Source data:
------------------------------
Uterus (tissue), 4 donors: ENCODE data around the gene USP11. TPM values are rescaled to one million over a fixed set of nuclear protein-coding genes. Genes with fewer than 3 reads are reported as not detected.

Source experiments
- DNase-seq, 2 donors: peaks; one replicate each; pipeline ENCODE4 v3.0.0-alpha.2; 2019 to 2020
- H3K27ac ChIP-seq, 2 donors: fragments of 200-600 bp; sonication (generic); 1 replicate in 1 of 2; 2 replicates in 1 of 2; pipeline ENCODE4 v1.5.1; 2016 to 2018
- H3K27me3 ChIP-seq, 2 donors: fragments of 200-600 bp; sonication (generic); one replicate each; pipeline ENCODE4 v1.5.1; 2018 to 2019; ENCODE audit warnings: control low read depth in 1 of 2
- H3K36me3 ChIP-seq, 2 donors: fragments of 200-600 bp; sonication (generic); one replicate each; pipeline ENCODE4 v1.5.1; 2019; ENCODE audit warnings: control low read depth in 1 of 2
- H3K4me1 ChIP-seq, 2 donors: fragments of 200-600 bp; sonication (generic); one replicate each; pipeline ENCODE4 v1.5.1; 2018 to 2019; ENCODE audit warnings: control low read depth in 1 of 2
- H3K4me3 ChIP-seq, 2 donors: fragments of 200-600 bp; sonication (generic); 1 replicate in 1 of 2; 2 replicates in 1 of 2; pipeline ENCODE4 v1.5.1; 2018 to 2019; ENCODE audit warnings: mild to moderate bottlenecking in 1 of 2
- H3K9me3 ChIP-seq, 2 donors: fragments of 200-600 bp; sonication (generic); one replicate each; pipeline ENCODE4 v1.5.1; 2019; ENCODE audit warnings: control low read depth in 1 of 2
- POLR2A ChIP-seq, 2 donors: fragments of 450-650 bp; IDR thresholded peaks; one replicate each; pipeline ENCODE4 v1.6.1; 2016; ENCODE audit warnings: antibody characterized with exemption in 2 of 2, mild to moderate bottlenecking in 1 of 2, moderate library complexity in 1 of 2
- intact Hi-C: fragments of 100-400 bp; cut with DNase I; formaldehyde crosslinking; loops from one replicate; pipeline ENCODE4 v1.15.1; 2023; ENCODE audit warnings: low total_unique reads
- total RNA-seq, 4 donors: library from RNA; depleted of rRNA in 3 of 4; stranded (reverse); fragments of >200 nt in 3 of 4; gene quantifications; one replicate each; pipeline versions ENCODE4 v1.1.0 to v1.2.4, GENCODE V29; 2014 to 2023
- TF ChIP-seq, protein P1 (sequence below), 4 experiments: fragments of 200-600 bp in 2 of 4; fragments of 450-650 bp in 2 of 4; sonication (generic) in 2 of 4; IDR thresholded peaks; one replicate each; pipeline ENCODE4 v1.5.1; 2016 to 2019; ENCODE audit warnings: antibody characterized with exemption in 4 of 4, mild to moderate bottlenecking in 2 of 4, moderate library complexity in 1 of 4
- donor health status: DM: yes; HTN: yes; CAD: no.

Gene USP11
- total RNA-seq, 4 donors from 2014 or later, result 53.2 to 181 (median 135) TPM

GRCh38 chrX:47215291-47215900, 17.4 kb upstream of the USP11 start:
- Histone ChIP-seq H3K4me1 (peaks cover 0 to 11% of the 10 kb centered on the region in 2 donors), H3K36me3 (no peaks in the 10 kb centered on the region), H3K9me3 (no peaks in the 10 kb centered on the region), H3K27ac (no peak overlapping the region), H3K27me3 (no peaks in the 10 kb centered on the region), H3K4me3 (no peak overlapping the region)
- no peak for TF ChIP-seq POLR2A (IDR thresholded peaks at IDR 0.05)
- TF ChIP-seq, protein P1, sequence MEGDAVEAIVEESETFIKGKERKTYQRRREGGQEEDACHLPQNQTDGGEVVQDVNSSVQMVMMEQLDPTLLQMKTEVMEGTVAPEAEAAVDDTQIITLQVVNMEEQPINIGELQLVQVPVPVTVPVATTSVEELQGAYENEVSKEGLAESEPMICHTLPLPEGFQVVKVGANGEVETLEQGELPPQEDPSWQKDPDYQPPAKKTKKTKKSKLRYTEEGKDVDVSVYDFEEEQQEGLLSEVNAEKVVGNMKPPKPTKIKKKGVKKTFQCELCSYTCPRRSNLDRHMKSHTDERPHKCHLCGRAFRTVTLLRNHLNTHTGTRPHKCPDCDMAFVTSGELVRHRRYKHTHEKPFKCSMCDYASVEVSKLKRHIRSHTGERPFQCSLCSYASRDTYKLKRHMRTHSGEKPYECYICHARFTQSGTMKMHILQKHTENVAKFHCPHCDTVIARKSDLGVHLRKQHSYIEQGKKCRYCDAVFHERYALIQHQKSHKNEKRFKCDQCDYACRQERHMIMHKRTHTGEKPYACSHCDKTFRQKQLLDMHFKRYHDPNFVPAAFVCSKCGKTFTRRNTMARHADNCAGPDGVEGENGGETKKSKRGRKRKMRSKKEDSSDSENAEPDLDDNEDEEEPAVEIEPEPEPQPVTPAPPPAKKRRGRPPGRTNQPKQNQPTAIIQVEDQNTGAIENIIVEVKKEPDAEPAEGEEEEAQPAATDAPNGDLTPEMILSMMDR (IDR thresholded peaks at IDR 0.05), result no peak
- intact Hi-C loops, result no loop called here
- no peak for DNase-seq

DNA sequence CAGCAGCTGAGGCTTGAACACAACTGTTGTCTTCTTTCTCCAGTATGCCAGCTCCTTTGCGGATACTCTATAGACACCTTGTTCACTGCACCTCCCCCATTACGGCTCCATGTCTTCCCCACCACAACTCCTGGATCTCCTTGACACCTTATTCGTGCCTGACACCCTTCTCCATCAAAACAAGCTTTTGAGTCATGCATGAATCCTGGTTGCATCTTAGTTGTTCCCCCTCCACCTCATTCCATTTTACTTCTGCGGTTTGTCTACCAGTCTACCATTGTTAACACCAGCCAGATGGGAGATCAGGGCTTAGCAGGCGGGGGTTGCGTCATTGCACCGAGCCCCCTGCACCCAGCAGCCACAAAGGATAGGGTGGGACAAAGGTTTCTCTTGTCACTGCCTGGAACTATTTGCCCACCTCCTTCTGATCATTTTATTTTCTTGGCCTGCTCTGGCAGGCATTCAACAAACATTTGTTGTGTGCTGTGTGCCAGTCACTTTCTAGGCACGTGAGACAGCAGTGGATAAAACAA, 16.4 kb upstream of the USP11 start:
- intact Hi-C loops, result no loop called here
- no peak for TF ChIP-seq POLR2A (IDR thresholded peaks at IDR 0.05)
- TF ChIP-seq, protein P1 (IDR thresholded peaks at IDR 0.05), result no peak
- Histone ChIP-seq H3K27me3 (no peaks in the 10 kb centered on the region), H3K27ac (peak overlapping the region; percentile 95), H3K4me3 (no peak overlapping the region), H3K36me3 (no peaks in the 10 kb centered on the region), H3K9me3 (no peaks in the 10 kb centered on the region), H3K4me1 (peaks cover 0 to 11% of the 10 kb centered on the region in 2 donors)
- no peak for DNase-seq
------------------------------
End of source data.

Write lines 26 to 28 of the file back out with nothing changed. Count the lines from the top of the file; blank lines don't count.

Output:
- TF ChIP-seq, protein P1 (IDR thresholded peaks at IDR 0.05), result no peak
- Histone ChIP-seq H3K27me3 (no peaks in the 10 kb centered on the region), H3K27ac (peak overlapping the region; percentile 95), H3K4me3 (no peak overlapping the region), H3K36me3 (no peaks in the 10 kb centered on the region), H3K9me3 (no peaks in the 10 kb centered on the region), H3K4me1 (peaks cover 0 to 11% of the 10 kb centered on the region in 2 donors)
- no peak for DNase-seq